The transition from spring to summer is a brilliant time to start foraging. Garlic mustard, cleavers and dandelions are perfect for frying up and adding to soups and stews, while cuckooflower leaves make a great alternative to watercress. Elderflowers are also emerging in all their creamy, frothy loveliness, and if champagne isn’t your favourite thing to drink, why not fry flower clusters in batter to make delicious elderflower fritters? Elsewhere, look out for sweet wild strawberries hiding in weed-smothered pits and banks. These tiny flavour bombs are difficult to spot, but a few berries sprinkled over cakes and crumbles, or crushed in the bottom of a prosecco glass, really capture the natural joy of the summer season.

Pink Dandelion Wine

Pink Dandelion Wine.JPG

When the frosts of winter finally begin to thaw in March, dandelions are one of the first flowers to unfurl in the weakened sun. Although their seed ‘clocks’ were a most accurate way to tell the time as a child, for adults they can be used to create something a little more tempting. Dandelion wine is known for its unique and tangy flavour, but combined with the tart sweetness of raspberries it makes for a refreshing drink in late summer. Pick your dandelions on an early spring morning, when the flowers are in full blossom and the heads just starting to open; the final concoction should be drunk ice cold with a dash of lemonade for extra sparkle.

10 mugs dandelion heads

2.3 litres boiling water

2 lemons

2 limes

800g sugar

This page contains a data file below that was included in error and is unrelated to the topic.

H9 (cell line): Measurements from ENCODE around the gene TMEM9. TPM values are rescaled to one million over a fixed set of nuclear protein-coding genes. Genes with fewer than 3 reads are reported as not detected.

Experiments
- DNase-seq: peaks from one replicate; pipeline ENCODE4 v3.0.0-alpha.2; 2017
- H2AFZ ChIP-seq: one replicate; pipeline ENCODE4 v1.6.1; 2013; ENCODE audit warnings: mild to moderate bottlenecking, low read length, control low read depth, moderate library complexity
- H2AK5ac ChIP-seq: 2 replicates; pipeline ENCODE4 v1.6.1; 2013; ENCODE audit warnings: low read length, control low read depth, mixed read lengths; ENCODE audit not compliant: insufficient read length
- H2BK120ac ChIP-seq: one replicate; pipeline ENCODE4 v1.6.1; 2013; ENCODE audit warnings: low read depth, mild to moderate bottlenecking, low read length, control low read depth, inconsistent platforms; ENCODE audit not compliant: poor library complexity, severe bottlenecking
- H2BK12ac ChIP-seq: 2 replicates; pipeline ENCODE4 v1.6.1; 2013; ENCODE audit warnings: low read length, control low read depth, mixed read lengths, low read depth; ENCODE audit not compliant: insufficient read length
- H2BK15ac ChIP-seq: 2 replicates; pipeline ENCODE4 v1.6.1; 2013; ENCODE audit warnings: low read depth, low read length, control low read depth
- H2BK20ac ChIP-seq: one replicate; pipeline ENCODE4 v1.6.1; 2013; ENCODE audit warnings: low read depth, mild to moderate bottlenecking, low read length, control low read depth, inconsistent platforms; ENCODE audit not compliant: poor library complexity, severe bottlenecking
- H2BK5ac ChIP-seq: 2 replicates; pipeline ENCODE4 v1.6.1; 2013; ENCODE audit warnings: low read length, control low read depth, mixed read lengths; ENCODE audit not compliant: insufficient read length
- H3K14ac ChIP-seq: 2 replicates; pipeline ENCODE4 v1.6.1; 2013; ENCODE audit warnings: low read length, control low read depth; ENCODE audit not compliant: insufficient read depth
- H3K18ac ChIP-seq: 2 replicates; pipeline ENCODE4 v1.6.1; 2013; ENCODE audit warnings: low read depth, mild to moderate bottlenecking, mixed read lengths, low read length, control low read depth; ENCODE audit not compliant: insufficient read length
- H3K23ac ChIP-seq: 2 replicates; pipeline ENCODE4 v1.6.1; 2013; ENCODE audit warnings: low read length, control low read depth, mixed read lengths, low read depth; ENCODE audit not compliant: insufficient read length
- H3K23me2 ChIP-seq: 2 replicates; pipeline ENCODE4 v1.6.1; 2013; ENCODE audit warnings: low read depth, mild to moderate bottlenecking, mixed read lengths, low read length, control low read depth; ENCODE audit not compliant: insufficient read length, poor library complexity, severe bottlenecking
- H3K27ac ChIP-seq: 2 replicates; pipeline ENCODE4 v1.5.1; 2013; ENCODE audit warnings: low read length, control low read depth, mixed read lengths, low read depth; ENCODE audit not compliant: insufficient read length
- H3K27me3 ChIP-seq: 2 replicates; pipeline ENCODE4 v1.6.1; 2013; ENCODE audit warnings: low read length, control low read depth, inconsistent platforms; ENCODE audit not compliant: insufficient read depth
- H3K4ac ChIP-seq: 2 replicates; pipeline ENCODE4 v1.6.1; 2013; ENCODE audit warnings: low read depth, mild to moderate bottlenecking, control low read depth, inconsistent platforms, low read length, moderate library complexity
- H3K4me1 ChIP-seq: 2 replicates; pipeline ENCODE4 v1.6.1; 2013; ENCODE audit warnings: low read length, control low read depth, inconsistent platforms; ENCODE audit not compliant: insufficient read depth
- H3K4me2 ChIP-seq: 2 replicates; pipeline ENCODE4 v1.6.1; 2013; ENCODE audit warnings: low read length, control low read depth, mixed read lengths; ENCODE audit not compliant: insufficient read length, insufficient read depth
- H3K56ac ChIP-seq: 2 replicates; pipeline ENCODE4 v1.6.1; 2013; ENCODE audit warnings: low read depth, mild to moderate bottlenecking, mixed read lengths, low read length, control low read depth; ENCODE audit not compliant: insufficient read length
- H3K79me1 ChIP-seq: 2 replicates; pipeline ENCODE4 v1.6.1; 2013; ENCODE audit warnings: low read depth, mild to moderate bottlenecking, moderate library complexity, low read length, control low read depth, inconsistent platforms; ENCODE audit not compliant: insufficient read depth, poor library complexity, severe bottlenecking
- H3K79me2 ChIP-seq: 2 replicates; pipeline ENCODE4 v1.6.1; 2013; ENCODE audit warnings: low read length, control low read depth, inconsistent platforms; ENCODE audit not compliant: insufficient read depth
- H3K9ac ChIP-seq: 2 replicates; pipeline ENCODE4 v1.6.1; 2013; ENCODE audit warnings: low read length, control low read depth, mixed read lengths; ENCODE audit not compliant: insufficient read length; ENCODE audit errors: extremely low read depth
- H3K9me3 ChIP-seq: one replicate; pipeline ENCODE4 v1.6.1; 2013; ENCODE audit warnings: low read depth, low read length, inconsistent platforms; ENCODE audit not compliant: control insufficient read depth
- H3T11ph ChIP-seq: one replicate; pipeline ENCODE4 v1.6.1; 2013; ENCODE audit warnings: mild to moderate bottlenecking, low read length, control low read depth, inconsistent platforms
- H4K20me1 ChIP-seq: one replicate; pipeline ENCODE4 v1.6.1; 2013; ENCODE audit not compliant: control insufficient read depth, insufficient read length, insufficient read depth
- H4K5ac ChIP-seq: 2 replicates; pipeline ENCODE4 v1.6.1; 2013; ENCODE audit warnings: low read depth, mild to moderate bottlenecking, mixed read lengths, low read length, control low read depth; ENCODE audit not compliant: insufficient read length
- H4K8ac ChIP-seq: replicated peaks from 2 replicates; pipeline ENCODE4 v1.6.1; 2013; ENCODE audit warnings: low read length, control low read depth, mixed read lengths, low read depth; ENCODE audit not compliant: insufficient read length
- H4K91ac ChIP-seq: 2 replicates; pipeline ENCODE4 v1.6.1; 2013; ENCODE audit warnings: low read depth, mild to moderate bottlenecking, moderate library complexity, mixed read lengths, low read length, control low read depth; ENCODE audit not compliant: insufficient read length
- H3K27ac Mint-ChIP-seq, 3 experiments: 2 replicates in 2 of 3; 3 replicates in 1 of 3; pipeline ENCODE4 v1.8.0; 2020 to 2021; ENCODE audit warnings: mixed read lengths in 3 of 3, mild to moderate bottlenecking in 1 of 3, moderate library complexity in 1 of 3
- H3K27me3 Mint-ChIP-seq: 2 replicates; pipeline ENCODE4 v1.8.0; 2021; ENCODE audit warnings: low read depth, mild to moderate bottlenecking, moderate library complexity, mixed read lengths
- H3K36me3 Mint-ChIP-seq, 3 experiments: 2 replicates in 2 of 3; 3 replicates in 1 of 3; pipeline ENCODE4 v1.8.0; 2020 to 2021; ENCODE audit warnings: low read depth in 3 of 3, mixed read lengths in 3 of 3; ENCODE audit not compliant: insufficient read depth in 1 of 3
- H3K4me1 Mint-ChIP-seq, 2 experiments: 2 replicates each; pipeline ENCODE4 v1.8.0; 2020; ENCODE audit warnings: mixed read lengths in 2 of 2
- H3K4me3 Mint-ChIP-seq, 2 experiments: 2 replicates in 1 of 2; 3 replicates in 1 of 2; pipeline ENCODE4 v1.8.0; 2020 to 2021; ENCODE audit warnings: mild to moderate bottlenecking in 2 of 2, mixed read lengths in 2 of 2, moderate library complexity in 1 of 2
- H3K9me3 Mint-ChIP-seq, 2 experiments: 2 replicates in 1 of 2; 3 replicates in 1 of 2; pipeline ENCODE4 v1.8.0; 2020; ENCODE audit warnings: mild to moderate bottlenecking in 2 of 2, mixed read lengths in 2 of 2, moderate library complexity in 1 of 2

350g fresh raspberries

1 rounded tsp yeast

Take a demijohn and sterilise with hot, soapy water before rinsing and leaving to dry. Wash the dandelion heads in cold running water, snipping off any green leaves where the head joined the stem, and pop each head into the demijohn. Cover with the boiling water and leave to stand overnight. The next day, squeeze the contents through a teatowel or muslin cloth and combine with the lemon and lime juices, raspberries and sugar in a preserving pan. Heat gently and simmer for 25 minutes. In the meantime, clean and sterilise the demijohn. Once the liquid has finished simmering, return it to the demijohn and cool to room temperature, around 25°C. Add the yeast and swirl until it has dissolved and spread out, and leave to ferment with an airlock for 12 days. After this time, strain the liquid into swing-top bottles. For the first 24 hours, leave the swing-top resting on the bottle without securing, to reduce the chance of major fizz explosion. Seal the bottles and leave for at least six months before drinking.

Tiffany Francis.jpg

About Tiffany

Tiffany Francis is a nature writer and artist from the South Downs where she previously worked as Creative Developer and goatkeeper at Butser Ancient Farm. Her first book Food You Can Forage was published in 2018 by Bloomsbury. Her next book Dark Skies is due around Summer 2019, all about exploring the landscape at night.


n.b all images credit Tiffany Francis